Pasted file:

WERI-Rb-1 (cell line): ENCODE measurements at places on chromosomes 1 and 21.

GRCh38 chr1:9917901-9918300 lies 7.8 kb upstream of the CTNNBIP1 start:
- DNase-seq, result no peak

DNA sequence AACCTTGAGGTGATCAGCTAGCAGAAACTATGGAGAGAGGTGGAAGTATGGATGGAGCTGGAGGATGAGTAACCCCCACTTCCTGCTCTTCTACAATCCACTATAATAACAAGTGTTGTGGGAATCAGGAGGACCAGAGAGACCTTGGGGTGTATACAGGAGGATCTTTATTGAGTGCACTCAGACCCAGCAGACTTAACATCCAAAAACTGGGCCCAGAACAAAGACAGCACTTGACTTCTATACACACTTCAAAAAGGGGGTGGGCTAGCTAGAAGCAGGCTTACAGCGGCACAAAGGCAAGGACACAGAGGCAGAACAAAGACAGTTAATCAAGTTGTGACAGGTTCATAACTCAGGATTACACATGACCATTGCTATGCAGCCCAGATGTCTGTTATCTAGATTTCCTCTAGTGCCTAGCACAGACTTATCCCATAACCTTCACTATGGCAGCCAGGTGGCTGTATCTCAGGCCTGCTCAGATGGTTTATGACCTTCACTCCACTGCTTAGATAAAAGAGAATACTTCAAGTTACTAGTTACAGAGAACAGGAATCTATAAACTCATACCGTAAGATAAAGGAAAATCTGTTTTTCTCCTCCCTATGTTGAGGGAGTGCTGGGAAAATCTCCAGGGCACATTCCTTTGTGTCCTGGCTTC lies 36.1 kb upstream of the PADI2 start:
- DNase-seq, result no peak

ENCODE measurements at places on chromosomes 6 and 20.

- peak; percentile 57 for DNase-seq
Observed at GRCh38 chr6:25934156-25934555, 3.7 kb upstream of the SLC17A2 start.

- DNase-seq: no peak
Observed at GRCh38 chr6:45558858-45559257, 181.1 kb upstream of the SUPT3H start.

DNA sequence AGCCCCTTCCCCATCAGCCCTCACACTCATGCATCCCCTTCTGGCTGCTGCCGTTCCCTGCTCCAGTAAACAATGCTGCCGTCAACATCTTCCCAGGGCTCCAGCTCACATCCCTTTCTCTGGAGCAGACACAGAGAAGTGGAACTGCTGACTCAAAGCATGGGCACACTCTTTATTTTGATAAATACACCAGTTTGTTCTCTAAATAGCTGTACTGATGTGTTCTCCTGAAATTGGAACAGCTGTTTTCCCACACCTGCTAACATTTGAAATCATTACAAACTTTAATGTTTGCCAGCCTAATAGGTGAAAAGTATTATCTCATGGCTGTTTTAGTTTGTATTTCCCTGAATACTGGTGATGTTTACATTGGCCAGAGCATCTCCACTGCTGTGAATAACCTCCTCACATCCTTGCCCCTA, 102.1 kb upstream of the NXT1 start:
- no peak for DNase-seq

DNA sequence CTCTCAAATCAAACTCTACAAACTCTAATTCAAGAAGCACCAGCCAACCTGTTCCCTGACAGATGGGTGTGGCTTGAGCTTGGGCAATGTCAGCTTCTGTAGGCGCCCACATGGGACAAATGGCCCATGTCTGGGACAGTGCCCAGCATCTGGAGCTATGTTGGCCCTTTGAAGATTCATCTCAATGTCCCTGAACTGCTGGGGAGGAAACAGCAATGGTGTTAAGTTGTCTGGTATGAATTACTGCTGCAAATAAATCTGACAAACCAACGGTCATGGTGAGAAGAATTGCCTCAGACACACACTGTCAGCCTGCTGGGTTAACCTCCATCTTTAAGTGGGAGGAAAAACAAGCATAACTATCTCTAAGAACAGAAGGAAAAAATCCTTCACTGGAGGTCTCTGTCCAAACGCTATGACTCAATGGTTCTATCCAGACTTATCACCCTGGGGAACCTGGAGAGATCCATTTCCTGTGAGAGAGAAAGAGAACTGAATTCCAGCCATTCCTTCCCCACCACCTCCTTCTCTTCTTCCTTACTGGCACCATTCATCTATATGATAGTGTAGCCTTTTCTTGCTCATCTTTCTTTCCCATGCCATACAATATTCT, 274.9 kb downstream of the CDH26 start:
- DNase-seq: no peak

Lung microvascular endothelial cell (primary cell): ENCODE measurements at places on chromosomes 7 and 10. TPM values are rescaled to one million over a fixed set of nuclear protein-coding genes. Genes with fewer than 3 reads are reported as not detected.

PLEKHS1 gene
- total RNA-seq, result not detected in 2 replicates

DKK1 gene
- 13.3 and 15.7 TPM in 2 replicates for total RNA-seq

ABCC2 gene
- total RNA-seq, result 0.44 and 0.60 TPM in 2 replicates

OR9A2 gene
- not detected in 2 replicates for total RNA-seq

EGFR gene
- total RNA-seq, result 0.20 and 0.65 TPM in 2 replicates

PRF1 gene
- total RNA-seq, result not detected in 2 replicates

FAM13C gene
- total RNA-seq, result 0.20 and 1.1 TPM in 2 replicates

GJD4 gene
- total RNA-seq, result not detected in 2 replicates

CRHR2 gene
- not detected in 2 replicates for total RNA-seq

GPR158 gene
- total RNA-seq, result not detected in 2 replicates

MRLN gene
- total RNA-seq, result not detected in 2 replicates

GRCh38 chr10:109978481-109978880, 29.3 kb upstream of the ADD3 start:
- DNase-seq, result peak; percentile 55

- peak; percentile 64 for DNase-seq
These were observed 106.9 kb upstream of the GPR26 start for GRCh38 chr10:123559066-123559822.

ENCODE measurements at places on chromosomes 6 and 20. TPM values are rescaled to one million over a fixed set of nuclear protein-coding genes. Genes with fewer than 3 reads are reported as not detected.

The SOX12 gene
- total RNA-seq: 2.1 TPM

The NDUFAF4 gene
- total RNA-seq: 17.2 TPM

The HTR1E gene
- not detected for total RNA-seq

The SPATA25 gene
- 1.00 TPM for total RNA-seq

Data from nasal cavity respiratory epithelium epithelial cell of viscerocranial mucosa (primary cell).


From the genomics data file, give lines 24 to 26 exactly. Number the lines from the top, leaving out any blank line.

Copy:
EGFR gene
- total RNA-seq, result 0.20 and 0.65 TPM in 2 replicates

PRF1 gene